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It’s a bitter irony that the latest blow to justice for Farkhunda Malikzada occurred on the eve of International Women’s Day.

A picture of Farkhunda, an Afghan woman who was beaten to death and set alight on fire on Thursday, is seen during her funeral ceremony in Kabul March 22, 2015. © 2015 Reuters

This week, Afghanistan’s Supreme Court granted significant sentence reductions to 13 men convicted of Farkhunda’s brutal murder in March 2015. The men were part of a mob that beat Farkhunda to death in broad daylight in central Kabul while police stood by and watched. The Supreme Court confirmed a lower court’s decision to vacate four death sentences, reducing the prison terms to 20 years in three cases, and 10 years in the fourth, while also reducing the sentences of nine other defendants. The decision is a reminder of just how badly the Afghan justice system has failed Farkhunda and her family.

Commuting the four death sentences averts the further cruelty of capital punishment. But it does not bring justice for Farkhunda any closer.  Thirty men were initially charged with a murder that was witnessed by scores of people and video recorded by her killers and bystanders alike. At every stage of this case the Afghan criminal justice system failed to adequately investigate, hold to account or appropriately punish those responsible. The trials of those originally accused were conducted in haste and riddled with procedural errors, with many defendants lacking legal counsel.  Police also failed to arrest a number of attackers who are clearly identifiable in video footage of the killing. Of the 19 police prosecuted for failing to intervene to stop the mob, the court lightly disciplined only 11.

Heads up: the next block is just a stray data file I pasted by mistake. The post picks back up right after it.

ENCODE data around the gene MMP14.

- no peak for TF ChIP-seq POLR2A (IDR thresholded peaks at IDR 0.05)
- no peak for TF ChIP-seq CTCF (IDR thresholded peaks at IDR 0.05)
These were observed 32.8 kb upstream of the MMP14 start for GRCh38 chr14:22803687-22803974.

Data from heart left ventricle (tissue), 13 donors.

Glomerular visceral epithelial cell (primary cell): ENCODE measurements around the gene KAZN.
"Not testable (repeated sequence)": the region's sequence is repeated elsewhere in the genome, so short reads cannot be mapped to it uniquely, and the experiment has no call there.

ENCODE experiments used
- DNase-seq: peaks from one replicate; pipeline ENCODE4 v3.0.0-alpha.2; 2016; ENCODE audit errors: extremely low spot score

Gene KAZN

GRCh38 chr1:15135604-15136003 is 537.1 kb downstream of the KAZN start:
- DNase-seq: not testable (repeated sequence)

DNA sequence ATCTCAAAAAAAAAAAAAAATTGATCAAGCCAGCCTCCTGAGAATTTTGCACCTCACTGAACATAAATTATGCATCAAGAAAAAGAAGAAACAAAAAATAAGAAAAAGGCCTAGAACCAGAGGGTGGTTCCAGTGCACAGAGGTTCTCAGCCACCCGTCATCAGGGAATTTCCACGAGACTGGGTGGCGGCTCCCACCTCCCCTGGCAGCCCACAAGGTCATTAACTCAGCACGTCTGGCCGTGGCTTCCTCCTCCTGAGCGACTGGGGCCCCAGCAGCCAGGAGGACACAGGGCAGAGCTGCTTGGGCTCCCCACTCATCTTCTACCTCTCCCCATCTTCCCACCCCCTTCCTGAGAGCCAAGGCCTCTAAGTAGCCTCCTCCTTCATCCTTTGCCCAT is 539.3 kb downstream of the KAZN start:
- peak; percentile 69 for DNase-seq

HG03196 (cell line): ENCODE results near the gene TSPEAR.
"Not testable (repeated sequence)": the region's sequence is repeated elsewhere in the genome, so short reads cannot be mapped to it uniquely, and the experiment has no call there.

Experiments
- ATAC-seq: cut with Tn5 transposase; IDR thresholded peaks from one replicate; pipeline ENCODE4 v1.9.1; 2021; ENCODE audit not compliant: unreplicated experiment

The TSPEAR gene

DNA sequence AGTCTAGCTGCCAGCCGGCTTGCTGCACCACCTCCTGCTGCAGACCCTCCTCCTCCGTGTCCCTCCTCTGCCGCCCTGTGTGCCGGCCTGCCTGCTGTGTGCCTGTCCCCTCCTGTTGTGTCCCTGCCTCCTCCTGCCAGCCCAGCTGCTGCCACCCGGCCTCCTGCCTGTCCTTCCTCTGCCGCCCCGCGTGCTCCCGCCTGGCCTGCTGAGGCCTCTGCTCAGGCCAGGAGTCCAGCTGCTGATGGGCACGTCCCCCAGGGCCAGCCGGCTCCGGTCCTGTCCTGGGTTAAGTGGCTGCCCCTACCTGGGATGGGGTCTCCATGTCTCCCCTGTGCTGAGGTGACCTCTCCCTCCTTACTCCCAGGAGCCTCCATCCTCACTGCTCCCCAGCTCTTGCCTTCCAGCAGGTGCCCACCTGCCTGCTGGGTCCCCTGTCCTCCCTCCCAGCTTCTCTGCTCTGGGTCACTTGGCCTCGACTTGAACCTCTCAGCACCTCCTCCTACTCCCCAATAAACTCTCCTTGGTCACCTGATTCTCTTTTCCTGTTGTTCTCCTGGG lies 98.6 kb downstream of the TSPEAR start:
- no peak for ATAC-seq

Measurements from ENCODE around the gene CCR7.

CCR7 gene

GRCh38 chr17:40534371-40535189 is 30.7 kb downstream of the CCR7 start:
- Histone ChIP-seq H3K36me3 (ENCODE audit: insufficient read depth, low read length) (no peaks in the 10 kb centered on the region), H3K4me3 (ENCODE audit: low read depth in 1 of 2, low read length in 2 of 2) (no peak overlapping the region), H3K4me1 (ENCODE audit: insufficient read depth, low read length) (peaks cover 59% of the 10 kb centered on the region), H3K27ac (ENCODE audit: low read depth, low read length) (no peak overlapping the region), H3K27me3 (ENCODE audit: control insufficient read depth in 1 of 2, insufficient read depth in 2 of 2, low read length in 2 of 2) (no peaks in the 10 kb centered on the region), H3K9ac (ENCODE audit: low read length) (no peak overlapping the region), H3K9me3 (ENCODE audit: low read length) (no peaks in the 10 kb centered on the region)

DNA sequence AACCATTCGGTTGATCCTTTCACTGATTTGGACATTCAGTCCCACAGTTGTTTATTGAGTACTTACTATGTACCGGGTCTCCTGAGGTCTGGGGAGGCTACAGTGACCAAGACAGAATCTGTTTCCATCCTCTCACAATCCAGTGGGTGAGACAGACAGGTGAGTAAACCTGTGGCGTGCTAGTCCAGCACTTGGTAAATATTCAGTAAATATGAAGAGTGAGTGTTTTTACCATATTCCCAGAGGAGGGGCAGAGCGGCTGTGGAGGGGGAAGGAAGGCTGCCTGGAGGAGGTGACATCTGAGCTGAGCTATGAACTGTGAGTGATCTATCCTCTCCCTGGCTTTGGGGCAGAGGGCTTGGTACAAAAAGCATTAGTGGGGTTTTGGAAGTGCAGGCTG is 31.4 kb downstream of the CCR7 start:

President Ashraf Ghani’s government could still do much more to track down those individuals implicated in Farkhunda’s killing who have so far evaded justice.  The case also highlights the urgent need to tackle judicial and police reforms to give other women a better chance at justice. The government should develop robust mechanisms to hold police officers accountable for their behavior, and recruit more female police and provide them with safe, decent working conditions. Properly enforcing Afghanistan’s 2009 Law on the Elimination of Violence Against Women will also offer some hope to the many women that the justice system is currently failing to protect.

“No violence against women is acceptable,” President Ghani said earlier this year at an event to help female victims of violence. He’s right, but now he needs to stick to his word and take meaningful steps to end impunity for such violence. 

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